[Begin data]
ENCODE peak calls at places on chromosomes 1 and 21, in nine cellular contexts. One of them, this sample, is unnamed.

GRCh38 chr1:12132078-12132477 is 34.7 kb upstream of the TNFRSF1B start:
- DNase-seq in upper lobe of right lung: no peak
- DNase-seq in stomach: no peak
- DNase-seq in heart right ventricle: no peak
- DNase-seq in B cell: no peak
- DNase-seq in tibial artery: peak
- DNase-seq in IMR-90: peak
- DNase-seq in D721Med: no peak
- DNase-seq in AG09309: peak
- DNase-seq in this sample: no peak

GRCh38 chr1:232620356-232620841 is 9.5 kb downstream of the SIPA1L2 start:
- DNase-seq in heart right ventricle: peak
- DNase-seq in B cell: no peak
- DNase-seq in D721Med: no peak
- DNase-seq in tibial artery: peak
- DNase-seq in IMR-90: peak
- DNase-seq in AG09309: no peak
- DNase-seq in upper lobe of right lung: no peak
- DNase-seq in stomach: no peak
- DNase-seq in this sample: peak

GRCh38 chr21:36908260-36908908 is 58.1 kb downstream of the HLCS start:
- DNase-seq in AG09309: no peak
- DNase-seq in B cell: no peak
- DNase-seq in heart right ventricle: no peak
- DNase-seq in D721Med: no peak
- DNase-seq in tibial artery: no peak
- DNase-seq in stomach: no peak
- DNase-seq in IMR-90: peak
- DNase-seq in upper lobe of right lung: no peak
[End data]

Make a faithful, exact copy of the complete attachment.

ENCODE peak calls at places on chromosomes 1 and 21, in nine cellular contexts. One of them, this sample, is unnamed.

GRCh38 chr1:12132078-12132477 is 34.7 kb upstream of the TNFRSF1B start:
- DNase-seq in upper lobe of right lung: no peak
- DNase-seq in stomach: no peak
- DNase-seq in heart right ventricle: no peak
- DNase-seq in B cell: no peak
- DNase-seq in tibial artery: peak
- DNase-seq in IMR-90: peak
- DNase-seq in D721Med: no peak
- DNase-seq in AG09309: peak
- DNase-seq in this sample: no peak

GRCh38 chr1:232620356-232620841 is 9.5 kb downstream of the SIPA1L2 start:
- DNase-seq in heart right ventricle: peak
- DNase-seq in B cell: no peak
- DNase-seq in D721Med: no peak
- DNase-seq in tibial artery: peak
- DNase-seq in IMR-90: peak
- DNase-seq in AG09309: no peak
- DNase-seq in upper lobe of right lung: no peak
- DNase-seq in stomach: no peak
- DNase-seq in this sample: peak

GRCh38 chr21:36908260-36908908 is 58.1 kb downstream of the HLCS start:
- DNase-seq in AG09309: no peak
- DNase-seq in B cell: no peak
- DNase-seq in heart right ventricle: no peak
- DNase-seq in D721Med: no peak
- DNase-seq in tibial artery: no peak
- DNase-seq in stomach: no peak
- DNase-seq in IMR-90: peak
- DNase-seq in upper lobe of right lung: no peak